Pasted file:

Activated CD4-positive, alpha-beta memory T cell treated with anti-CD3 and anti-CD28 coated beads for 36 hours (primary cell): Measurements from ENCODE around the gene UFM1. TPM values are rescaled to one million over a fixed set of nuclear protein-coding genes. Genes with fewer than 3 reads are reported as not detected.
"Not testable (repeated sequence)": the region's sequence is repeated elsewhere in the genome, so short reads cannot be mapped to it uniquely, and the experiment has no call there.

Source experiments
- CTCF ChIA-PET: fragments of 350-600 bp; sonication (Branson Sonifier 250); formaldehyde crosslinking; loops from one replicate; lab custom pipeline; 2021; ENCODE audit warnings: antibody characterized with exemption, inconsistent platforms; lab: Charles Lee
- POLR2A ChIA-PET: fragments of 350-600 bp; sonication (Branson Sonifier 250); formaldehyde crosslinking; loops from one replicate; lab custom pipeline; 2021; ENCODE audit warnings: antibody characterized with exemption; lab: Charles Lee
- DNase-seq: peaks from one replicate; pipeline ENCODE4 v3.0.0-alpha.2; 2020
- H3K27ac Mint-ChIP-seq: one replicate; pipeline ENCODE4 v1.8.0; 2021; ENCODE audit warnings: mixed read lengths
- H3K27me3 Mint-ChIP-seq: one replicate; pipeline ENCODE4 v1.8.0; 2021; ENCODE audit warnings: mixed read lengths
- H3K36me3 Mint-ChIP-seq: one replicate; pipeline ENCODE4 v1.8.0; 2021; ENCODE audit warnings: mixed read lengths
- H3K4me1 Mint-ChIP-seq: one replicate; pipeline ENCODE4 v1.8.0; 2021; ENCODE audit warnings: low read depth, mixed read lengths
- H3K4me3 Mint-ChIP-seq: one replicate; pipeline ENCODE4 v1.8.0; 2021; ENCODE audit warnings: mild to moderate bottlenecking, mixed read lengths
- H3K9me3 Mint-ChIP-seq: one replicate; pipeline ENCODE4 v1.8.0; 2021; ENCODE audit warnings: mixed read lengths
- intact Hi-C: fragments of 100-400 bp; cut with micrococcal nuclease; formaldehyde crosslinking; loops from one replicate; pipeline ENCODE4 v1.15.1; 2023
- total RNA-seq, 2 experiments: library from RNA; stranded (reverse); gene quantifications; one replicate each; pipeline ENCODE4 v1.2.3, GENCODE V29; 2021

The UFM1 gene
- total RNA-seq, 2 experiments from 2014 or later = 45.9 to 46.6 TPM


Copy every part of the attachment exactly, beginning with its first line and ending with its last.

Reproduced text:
Activated CD4-positive, alpha-beta memory T cell treated with anti-CD3 and anti-CD28 coated beads for 36 hours (primary cell): Measurements from ENCODE around the gene UFM1. TPM values are rescaled to one million over a fixed set of nuclear protein-coding genes. Genes with fewer than 3 reads are reported as not detected.
"Not testable (repeated sequence)": the region's sequence is repeated elsewhere in the genome, so short reads cannot be mapped to it uniquely, and the experiment has no call there.

Source experiments
- CTCF ChIA-PET: fragments of 350-600 bp; sonication (Branson Sonifier 250); formaldehyde crosslinking; loops from one replicate; lab custom pipeline; 2021; ENCODE audit warnings: antibody characterized with exemption, inconsistent platforms; lab: Charles Lee
- POLR2A ChIA-PET: fragments of 350-600 bp; sonication (Branson Sonifier 250); formaldehyde crosslinking; loops from one replicate; lab custom pipeline; 2021; ENCODE audit warnings: antibody characterized with exemption; lab: Charles Lee
- DNase-seq: peaks from one replicate; pipeline ENCODE4 v3.0.0-alpha.2; 2020
- H3K27ac Mint-ChIP-seq: one replicate; pipeline ENCODE4 v1.8.0; 2021; ENCODE audit warnings: mixed read lengths
- H3K27me3 Mint-ChIP-seq: one replicate; pipeline ENCODE4 v1.8.0; 2021; ENCODE audit warnings: mixed read lengths
- H3K36me3 Mint-ChIP-seq: one replicate; pipeline ENCODE4 v1.8.0; 2021; ENCODE audit warnings: mixed read lengths
- H3K4me1 Mint-ChIP-seq: one replicate; pipeline ENCODE4 v1.8.0; 2021; ENCODE audit warnings: low read depth, mixed read lengths
- H3K4me3 Mint-ChIP-seq: one replicate; pipeline ENCODE4 v1.8.0; 2021; ENCODE audit warnings: mild to moderate bottlenecking, mixed read lengths
- H3K9me3 Mint-ChIP-seq: one replicate; pipeline ENCODE4 v1.8.0; 2021; ENCODE audit warnings: mixed read lengths
- intact Hi-C: fragments of 100-400 bp; cut with micrococcal nuclease; formaldehyde crosslinking; loops from one replicate; pipeline ENCODE4 v1.15.1; 2023
- total RNA-seq, 2 experiments: library from RNA; stranded (reverse); gene quantifications; one replicate each; pipeline ENCODE4 v1.2.3, GENCODE V29; 2021

The UFM1 gene
- total RNA-seq, 2 experiments from 2014 or later = 45.9 to 46.6 TPM